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At 42p, Lloyds shares look cheap! Here’s what the charts say

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Many investors will be aware that Lloyds (LSE:LLOY) shares look cheap compared to its peers. But, of course, this reflects the bank’s relative exposure to perceived risk and its efficiency at generating income from assets.

However, when we delve deeper, do Lloyds shares still look undervalued? Let’s explore.

Risk exposure

Lloyds, and peer Barclays, haven’t been overly popular with investors since the financial crisis. However, these cyclical institutions currently trade at a discount even versus their historical average valuations. On several metrics, Barclays is actually cheaper than Lloyds.

However, focusing on Lloyds, we can observe that it trades at a considerable discount to the index and most of its peers. It has a price-to-earnings (P/E) ratio of 5.3 and a forward P/E of 5.9. This put it at a considerable discount versus HSBC at 6.6 times, Standard Chartered at 10 times, and Bank of America at 8.8 times.

The primary reasoning for this is Lloyds’s exposure to defaults in this rising interest rate environment. The thing is, higher interest rates are good for banks until they’re not. And with the BoE rate potentially hitting 6%, there are serious concerns about loan defaults.

This impacts Lloyds more than other banks due to its funding mechanics and interest rate sensitive operations. After all, Lloyds doesn’t have an investment arm. As such, if we do see a slew of customer defaults across the loan market, Lloyds will likely be hardest hit.

Still mispriced

Despite this, Lloyds still looks mispriced at 42p. One metric that tells us this is the price-to-book (P/B) ratio. This is used to assess a company’s valuation by comparing its market price per share to its book value per share, which represents the net assets of the company.

In the below chart, we can see that Lloyds trades at 0.73 times the value of its net assets. This, therefore, reflects a discount of 27%. Only Barclays, which is very heavily discounted, trades at a greater discount.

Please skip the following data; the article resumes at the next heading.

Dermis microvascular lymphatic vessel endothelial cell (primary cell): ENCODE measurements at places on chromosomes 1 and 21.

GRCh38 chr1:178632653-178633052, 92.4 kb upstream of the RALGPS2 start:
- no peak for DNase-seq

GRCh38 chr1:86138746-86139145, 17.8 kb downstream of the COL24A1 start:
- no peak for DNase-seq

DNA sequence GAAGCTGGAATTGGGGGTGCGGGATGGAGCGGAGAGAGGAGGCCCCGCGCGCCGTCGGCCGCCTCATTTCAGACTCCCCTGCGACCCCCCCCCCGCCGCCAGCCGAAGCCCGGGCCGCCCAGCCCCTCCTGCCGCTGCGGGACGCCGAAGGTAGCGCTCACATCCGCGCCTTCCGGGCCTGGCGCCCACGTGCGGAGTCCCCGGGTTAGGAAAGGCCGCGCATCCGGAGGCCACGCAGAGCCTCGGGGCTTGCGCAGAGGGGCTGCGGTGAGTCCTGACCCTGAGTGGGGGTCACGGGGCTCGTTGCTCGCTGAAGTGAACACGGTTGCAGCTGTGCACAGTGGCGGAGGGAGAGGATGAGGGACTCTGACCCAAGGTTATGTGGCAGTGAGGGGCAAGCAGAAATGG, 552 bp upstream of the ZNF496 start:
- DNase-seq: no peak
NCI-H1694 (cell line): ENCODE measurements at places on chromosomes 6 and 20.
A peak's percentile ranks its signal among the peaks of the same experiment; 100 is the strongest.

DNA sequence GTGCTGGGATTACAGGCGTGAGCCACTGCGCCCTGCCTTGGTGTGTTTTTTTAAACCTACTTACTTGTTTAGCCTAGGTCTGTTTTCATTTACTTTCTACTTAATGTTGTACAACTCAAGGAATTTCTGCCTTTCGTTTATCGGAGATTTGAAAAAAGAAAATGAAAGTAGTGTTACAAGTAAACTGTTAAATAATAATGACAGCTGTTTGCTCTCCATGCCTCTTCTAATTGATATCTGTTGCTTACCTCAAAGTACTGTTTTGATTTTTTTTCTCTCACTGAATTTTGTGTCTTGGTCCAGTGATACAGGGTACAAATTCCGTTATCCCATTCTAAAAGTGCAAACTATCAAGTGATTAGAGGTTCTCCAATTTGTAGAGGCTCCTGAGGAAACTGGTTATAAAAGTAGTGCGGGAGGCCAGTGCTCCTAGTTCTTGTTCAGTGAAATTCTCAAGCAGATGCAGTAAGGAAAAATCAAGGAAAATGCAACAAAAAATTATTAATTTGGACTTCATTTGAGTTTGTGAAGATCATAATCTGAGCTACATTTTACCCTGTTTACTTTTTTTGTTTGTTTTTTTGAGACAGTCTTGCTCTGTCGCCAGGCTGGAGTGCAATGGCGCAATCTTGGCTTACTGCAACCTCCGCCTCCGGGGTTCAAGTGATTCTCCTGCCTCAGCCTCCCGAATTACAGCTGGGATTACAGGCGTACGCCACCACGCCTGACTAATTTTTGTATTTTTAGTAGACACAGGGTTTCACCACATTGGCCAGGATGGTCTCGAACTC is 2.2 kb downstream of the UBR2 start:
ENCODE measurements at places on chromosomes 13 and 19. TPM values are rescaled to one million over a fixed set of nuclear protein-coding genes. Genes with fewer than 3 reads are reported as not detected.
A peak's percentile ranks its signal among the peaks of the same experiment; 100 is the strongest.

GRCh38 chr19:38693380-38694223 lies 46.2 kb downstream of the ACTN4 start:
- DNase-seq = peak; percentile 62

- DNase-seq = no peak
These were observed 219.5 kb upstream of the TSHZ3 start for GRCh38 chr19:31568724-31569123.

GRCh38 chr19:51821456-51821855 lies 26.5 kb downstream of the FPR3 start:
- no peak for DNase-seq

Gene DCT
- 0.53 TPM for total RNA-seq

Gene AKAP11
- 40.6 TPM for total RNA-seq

Created at TradingView

While defaults are a concern, it’s important to remember that all UK banks recently passed the stress test. Lloyds was, depending on how you look at it, the second-best performer. Under the stress scenario, Lloyds’s CET1 would fall to 11.6%, putting it ahead of all banks bar Nationwide.

There are, naturally, lots of things to consider. Lloyds has not traditionally been the most efficient at generating returns compared to peers. But in an environment where interest rates fall to around 2%-3%, which they are forecast to do, Lloyds could be a highly efficient business. This RoTE chart, with data until the beginning of 2023, demonstrates this.

Created at TradingView

Of course, the quicker interest rates fall to the forecast new long-term average, the quicker the Lloyds share price will recover. Investors are certainly risk-off at this moment, and Lloyds carries more risk than its peers. Despite this, I believe it’s a risk worth taking. And I’ve been topping up my portfolio as a result.

The post At 42p, Lloyds shares look cheap! Here’s what the charts say appeared first on The Motley Fool UK.

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HSBC Holdings is an advertising partner of The Ascent, a Motley Fool company. Bank of America is an advertising partner of The Ascent, a Motley Fool company. James Fox has positions in Barclays Plc and Lloyds Banking Group Plc. The Motley Fool UK has recommended Barclays Plc, HSBC Holdings, Lloyds Banking Group Plc, and Standard Chartered Plc. Views expressed on the companies mentioned in this article are those of the writer and therefore may differ from the official recommendations we make in our subscription services such as Share Advisor, Hidden Winners and Pro. Here at The Motley Fool we believe that considering a diverse range of insights makes us better investors.